We’ve been reading Brain On Fire, by Susannah Cahalan, in which she tells of her experiences with an illness that nearly killed her. Out of the many symptoms that Susannah described the one that caught my interest was her hallucinations. Normally when I hear of someone hallucinating I assume that they saw something that wasn’t actually there. In Susannah’s case her hallucinations were more than just seeing something that wasn’t there as she also “heard” people talking when no one was or she heard them say things that they did not actually say. This made me wonder just how many types of hallucinations are known. I found that there are four main types of hallucinations.
There are visual hallucinations where people see things that are not present or they see things that do not match up with reality. For example Susannah’s hallucinations led her to believe that her father was changing into different people. There are many causes of visual hallucinations including disorders as common as migraines.
Another type of hallucinations are auditory ones. Auditory hallucinations can range from hearing voices when no one is there to hearing music playing when the room is silent. They can be caused by disorders like schizophrenia or actually physical injuries like brain lesions. The man whose experiences were used to make the move A Beautiful Mind experienced mainly auditory hallucinations.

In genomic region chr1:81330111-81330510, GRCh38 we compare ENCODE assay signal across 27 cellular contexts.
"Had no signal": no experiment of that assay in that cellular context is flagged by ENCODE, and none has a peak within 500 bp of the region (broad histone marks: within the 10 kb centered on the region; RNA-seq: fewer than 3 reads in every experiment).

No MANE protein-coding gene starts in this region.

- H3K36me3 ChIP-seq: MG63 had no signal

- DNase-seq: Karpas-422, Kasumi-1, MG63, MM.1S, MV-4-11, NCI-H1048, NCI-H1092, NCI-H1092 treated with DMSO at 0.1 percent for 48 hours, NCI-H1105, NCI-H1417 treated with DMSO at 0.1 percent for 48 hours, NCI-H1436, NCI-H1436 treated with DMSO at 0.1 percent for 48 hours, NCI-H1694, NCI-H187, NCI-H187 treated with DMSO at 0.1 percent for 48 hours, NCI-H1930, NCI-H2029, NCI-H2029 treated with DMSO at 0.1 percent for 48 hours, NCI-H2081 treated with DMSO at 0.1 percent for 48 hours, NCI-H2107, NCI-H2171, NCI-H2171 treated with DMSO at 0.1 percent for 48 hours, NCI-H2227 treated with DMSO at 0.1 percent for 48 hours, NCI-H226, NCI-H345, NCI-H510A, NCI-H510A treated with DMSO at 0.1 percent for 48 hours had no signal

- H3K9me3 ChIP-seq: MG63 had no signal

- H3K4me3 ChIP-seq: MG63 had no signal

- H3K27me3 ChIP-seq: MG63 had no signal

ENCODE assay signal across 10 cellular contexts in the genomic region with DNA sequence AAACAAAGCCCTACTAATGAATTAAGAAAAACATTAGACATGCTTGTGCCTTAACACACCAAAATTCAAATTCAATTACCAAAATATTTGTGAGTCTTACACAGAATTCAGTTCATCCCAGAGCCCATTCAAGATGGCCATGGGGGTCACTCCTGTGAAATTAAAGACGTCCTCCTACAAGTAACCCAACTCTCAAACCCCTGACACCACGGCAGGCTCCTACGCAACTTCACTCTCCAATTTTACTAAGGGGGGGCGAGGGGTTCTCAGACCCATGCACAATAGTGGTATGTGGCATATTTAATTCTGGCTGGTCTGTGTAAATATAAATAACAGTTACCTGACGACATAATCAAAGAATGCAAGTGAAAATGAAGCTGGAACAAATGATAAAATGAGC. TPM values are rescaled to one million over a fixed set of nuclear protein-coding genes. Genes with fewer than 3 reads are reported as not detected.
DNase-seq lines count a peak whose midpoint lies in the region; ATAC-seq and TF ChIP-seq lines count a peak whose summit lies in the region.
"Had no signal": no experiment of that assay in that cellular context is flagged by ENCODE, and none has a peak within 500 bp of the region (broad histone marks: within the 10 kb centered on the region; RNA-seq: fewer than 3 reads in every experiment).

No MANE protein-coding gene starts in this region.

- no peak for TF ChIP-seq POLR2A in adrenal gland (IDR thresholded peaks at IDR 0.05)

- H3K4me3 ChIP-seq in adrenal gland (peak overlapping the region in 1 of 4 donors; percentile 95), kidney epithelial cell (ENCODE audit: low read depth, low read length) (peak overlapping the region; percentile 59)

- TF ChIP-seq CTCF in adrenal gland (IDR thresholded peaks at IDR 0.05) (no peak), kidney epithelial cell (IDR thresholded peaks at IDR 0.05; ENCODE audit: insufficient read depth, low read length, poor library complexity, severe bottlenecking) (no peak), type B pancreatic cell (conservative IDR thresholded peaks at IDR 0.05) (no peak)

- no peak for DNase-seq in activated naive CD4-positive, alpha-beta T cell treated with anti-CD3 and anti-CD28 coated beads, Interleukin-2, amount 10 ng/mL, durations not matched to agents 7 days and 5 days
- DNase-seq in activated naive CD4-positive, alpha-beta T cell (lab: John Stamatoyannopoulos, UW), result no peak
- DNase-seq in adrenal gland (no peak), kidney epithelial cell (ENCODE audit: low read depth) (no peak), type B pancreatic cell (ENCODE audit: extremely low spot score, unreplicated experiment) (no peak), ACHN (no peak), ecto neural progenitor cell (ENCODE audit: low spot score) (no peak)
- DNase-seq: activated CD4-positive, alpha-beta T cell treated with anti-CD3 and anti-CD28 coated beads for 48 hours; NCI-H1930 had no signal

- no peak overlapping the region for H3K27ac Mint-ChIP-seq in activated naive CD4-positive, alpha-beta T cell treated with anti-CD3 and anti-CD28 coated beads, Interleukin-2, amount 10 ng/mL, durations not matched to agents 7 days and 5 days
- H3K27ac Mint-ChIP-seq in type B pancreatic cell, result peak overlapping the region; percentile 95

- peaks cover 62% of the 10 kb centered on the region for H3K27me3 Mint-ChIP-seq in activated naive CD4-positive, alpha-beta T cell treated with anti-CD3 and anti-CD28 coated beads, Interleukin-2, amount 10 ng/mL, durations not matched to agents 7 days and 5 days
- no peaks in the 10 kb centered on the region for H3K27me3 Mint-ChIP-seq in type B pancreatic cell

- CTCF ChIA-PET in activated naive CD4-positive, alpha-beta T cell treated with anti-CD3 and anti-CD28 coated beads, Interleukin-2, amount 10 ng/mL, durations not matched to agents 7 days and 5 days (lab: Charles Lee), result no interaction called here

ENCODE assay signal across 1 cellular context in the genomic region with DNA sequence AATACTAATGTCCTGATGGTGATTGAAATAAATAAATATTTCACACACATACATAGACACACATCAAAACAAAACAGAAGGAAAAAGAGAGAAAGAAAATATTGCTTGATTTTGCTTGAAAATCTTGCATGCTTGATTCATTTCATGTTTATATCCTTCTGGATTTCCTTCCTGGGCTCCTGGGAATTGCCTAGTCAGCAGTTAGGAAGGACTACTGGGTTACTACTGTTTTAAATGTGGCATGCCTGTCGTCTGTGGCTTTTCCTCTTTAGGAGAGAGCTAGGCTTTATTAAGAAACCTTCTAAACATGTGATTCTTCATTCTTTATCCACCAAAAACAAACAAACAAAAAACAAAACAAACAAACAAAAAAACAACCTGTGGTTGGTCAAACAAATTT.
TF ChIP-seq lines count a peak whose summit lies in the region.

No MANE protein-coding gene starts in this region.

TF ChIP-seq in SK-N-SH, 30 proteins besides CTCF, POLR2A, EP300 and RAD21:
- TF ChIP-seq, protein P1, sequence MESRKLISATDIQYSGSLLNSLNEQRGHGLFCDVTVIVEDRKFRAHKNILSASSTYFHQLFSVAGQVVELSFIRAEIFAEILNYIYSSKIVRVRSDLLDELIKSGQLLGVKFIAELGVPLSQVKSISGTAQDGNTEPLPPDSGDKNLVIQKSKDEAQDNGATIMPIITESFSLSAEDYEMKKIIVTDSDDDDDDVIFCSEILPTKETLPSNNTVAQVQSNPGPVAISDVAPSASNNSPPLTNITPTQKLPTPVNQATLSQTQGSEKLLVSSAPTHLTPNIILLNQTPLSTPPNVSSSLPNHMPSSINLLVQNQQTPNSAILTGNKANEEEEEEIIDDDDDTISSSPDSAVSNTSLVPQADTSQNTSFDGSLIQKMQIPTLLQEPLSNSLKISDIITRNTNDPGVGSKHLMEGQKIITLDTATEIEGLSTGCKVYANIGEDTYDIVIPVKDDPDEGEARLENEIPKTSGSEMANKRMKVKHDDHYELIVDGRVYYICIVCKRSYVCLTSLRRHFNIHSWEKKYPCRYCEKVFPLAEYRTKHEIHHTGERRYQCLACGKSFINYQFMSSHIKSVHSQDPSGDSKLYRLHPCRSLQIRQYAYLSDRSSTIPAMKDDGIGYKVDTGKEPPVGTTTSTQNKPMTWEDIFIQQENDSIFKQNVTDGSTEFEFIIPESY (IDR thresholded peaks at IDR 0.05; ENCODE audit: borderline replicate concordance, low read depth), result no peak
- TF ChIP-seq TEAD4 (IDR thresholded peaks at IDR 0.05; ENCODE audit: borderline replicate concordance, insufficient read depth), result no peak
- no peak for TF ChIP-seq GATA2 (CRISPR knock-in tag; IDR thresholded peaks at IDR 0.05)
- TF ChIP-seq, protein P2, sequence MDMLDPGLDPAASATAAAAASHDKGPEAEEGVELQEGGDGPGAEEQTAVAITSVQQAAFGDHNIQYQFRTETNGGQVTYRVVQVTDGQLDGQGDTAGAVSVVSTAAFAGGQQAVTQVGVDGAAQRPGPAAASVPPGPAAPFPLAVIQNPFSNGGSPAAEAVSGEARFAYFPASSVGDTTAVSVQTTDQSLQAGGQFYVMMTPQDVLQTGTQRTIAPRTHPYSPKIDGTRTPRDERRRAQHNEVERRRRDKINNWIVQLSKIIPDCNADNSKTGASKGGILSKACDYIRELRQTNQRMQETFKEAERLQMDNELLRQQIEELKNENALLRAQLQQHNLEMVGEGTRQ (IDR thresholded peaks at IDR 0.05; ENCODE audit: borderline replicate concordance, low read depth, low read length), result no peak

Olfactory hallucinations are known as phantosmia and this is when someone will smell something that isn’t there. Most commonly people with phantosmia will smell things like smoke, vomit, or urine but other smells can include rotting flesh or flowers. This type of hallucination is known to be caused by things like brain tumors and epilepsy.
The fourth main type of hallucinations are tactile hallucinations. This is where a person feels like something or someone is touching them. For example someone with tactile hallucinations might feel like there are insects crawling all over them. This type of hallucinations are commonly experienced by people who abuse chemical substances like cocaine.
Krucik, George. “There Are 15 Possible Causes of Hallucinations.” Hallucinations: Types, Causes & Diagnosis. Healthline Networks, n.d. Web. Feb. 2014.
“Hallucination Types.” Hallucination Types. News-Medical.net, n.d. Web. 12 Feb. 2014.